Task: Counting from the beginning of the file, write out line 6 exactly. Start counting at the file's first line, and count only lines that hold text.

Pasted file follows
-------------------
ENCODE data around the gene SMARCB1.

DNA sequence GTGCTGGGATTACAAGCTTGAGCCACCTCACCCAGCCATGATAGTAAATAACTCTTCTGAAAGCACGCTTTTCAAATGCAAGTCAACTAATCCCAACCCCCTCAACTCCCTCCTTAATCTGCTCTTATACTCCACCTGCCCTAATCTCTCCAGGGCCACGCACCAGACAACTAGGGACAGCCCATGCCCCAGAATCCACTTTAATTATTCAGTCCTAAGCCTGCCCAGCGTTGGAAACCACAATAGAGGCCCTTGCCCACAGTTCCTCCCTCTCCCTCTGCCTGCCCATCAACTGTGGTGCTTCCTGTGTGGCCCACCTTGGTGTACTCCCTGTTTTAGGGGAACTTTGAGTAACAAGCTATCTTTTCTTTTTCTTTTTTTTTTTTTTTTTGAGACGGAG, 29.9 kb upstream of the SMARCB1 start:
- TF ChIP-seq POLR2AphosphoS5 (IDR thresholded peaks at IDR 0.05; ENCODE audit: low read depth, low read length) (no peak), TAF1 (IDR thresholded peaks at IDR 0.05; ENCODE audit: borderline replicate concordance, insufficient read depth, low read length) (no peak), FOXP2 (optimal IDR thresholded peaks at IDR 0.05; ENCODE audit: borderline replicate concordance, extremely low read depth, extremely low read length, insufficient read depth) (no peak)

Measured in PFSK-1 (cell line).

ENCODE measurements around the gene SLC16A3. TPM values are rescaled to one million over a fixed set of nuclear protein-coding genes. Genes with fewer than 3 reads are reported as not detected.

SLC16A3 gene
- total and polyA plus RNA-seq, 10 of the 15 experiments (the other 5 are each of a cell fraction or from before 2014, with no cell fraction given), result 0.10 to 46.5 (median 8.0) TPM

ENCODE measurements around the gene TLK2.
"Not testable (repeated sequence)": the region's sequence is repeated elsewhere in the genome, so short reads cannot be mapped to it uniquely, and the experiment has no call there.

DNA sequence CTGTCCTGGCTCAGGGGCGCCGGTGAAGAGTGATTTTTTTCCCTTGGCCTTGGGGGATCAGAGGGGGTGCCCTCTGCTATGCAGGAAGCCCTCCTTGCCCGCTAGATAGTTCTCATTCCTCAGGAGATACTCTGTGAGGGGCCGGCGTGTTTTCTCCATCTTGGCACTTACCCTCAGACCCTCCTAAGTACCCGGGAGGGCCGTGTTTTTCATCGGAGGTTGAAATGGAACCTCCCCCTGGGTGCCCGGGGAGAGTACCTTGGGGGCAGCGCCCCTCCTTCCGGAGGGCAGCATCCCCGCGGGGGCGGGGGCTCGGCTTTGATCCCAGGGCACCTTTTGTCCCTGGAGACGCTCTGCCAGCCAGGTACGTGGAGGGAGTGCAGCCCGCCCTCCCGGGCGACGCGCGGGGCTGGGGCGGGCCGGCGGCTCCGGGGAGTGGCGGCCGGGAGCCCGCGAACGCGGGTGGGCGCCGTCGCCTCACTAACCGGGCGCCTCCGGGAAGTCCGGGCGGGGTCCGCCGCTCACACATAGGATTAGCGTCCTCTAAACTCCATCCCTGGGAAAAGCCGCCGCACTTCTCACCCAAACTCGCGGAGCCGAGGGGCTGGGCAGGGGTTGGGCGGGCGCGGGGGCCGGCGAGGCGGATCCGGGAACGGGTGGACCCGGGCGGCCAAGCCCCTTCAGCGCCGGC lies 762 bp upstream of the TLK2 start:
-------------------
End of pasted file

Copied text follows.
SLC16A3 gene